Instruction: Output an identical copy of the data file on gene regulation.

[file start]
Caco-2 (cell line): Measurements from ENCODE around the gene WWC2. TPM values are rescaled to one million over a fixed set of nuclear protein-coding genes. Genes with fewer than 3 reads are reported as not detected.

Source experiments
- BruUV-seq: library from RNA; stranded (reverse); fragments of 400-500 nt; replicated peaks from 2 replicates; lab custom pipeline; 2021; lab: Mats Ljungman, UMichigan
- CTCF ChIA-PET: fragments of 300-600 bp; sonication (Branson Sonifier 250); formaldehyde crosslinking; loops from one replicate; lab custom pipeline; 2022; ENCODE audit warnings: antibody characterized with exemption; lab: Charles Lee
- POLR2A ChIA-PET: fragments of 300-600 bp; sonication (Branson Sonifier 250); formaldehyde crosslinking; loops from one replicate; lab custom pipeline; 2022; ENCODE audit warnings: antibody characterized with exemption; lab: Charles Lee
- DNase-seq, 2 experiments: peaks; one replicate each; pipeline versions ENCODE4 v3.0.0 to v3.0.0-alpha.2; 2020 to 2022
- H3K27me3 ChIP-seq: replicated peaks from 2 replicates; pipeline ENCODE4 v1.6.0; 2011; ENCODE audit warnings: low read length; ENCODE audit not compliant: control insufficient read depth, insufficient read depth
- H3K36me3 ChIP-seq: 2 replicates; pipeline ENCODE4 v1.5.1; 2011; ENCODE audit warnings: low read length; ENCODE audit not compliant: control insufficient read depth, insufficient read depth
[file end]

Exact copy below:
Caco-2 (cell line): Measurements from ENCODE around the gene WWC2. TPM values are rescaled to one million over a fixed set of nuclear protein-coding genes. Genes with fewer than 3 reads are reported as not detected.

Source experiments
- BruUV-seq: library from RNA; stranded (reverse); fragments of 400-500 nt; replicated peaks from 2 replicates; lab custom pipeline; 2021; lab: Mats Ljungman, UMichigan
- CTCF ChIA-PET: fragments of 300-600 bp; sonication (Branson Sonifier 250); formaldehyde crosslinking; loops from one replicate; lab custom pipeline; 2022; ENCODE audit warnings: antibody characterized with exemption; lab: Charles Lee
- POLR2A ChIA-PET: fragments of 300-600 bp; sonication (Branson Sonifier 250); formaldehyde crosslinking; loops from one replicate; lab custom pipeline; 2022; ENCODE audit warnings: antibody characterized with exemption; lab: Charles Lee
- DNase-seq, 2 experiments: peaks; one replicate each; pipeline versions ENCODE4 v3.0.0 to v3.0.0-alpha.2; 2020 to 2022
- H3K27me3 ChIP-seq: replicated peaks from 2 replicates; pipeline ENCODE4 v1.6.0; 2011; ENCODE audit warnings: low read length; ENCODE audit not compliant: control insufficient read depth, insufficient read depth
- H3K36me3 ChIP-seq: 2 replicates; pipeline ENCODE4 v1.5.1; 2011; ENCODE audit warnings: low read length; ENCODE audit not compliant: control insufficient read depth, insufficient read depth